Recent Advances in HTLV Research 2015
Louis M. Mansky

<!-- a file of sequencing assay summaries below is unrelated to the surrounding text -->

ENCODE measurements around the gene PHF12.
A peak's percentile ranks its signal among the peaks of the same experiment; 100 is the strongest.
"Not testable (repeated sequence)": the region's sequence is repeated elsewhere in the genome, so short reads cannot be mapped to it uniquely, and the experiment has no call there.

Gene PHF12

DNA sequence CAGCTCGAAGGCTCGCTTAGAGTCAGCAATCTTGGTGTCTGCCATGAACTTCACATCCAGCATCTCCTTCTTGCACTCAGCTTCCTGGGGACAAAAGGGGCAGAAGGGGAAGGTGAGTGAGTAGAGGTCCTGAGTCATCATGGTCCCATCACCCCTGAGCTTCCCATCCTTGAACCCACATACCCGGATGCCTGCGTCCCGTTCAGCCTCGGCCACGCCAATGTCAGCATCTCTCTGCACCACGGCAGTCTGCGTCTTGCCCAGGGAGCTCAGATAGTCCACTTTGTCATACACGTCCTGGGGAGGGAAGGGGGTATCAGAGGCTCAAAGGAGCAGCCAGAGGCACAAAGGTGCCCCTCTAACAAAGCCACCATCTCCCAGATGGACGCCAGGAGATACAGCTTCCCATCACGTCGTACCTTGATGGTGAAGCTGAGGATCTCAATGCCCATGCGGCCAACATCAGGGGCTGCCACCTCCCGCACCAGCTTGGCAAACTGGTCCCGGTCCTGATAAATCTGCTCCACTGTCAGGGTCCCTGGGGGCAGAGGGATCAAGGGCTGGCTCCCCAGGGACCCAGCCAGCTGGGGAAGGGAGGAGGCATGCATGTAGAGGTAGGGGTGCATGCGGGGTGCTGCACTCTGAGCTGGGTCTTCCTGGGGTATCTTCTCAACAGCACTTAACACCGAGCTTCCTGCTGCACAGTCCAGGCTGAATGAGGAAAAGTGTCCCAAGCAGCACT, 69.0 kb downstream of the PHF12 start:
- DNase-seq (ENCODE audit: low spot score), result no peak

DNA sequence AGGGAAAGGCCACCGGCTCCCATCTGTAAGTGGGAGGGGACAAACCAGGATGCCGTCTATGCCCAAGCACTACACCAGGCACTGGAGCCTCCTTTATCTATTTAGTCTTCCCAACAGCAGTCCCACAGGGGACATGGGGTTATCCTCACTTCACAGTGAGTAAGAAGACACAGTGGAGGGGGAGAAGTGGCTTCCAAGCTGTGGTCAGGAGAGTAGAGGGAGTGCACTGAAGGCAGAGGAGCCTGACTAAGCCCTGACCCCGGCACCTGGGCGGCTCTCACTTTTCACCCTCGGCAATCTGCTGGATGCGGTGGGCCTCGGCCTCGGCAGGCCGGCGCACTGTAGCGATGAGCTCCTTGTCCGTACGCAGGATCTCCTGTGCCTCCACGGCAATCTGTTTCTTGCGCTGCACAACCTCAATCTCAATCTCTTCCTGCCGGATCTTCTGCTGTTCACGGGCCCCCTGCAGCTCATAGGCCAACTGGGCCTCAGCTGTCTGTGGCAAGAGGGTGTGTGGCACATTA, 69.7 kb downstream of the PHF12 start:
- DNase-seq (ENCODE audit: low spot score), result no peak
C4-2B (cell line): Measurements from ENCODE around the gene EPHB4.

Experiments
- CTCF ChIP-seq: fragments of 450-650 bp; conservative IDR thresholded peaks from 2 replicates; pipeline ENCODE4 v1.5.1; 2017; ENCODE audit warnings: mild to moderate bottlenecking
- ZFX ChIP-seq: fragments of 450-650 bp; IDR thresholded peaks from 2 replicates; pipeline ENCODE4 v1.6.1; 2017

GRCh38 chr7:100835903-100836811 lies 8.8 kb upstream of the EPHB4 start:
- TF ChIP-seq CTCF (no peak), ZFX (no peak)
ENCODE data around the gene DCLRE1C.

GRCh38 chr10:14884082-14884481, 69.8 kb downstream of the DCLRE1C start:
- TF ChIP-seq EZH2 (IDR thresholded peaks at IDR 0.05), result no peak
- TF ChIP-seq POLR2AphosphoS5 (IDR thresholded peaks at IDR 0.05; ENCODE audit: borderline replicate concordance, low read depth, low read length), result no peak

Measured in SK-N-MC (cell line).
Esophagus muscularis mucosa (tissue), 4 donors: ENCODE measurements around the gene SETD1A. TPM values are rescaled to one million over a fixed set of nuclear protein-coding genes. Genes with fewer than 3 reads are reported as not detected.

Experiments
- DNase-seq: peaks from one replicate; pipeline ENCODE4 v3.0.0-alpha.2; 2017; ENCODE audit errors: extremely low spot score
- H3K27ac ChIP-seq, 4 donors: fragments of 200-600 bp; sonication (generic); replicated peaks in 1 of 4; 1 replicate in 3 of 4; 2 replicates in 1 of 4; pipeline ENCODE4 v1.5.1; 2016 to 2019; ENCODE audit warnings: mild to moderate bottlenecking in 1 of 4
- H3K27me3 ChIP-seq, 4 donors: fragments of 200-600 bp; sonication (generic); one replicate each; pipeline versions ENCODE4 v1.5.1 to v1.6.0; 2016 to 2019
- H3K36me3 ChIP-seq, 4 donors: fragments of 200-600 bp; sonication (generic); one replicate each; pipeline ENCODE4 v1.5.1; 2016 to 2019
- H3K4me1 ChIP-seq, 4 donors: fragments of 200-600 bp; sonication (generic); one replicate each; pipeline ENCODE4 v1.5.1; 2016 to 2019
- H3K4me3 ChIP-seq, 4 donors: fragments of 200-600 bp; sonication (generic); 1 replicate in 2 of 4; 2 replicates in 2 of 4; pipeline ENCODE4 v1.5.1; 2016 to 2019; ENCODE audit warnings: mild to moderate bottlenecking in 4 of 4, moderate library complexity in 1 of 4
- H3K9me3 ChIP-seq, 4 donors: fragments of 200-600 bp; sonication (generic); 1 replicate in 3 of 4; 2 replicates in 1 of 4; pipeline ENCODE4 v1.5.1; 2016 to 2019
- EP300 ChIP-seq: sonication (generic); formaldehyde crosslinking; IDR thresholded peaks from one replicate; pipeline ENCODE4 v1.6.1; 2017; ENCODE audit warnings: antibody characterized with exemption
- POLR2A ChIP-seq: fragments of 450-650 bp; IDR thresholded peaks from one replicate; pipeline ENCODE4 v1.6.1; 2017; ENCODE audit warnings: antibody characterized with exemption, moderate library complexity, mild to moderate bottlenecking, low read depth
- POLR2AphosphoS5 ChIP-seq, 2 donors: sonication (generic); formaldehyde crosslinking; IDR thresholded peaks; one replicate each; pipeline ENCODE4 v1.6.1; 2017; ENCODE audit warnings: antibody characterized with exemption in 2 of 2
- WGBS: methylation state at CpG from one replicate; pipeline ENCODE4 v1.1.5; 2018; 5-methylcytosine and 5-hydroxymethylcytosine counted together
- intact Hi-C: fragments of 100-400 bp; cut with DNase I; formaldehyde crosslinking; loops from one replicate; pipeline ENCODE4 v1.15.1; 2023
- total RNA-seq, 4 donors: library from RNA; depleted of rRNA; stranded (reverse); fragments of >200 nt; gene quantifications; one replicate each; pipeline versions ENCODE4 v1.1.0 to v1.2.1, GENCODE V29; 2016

The human T-cell leukemia virus types 1 and 2 (HTLV-1 and HTLV-2) were both discovered over three decades ago and infect millions people worldwide. HTLV-1 is associated with the adult T-cell leukemia/lymphoma (ATLL) in about 2% of individuals infected, and another 2 to 3% of individuals develop a neurologic disorder called HTLV-associated myelopathy (HAM). HTLV-2 causes HAM in approximately 1 to 2% of infected individuals, but does not cause ATLL. HTLV-1 and HTLV-2 have served as excellent models for the study of the epidemiology and pathogenesis of virus-associated cancers as well as autoimmune conditions such as multiple sclerosis. Recently, two new members—HTLV-3 and HTLV-4—have been discovered in bushmeat hunters from central Africa, which emphasizes the urgent need for continual surveillance for new human retroviruses and their capacity to cause disease. Important public health issues remain open issues to be addressed in spite of the basic epidemiology of HTLV-1 and HTLV-2 being reasonably well defined. Clinical research is needed in developing potential HTLV-1 and HTLV-2 vaccines, as well as development of treatment options for ATLL and HAM. This ‘Recent Advances Issue’ contains both reviews and updates on research that encompasses these areas.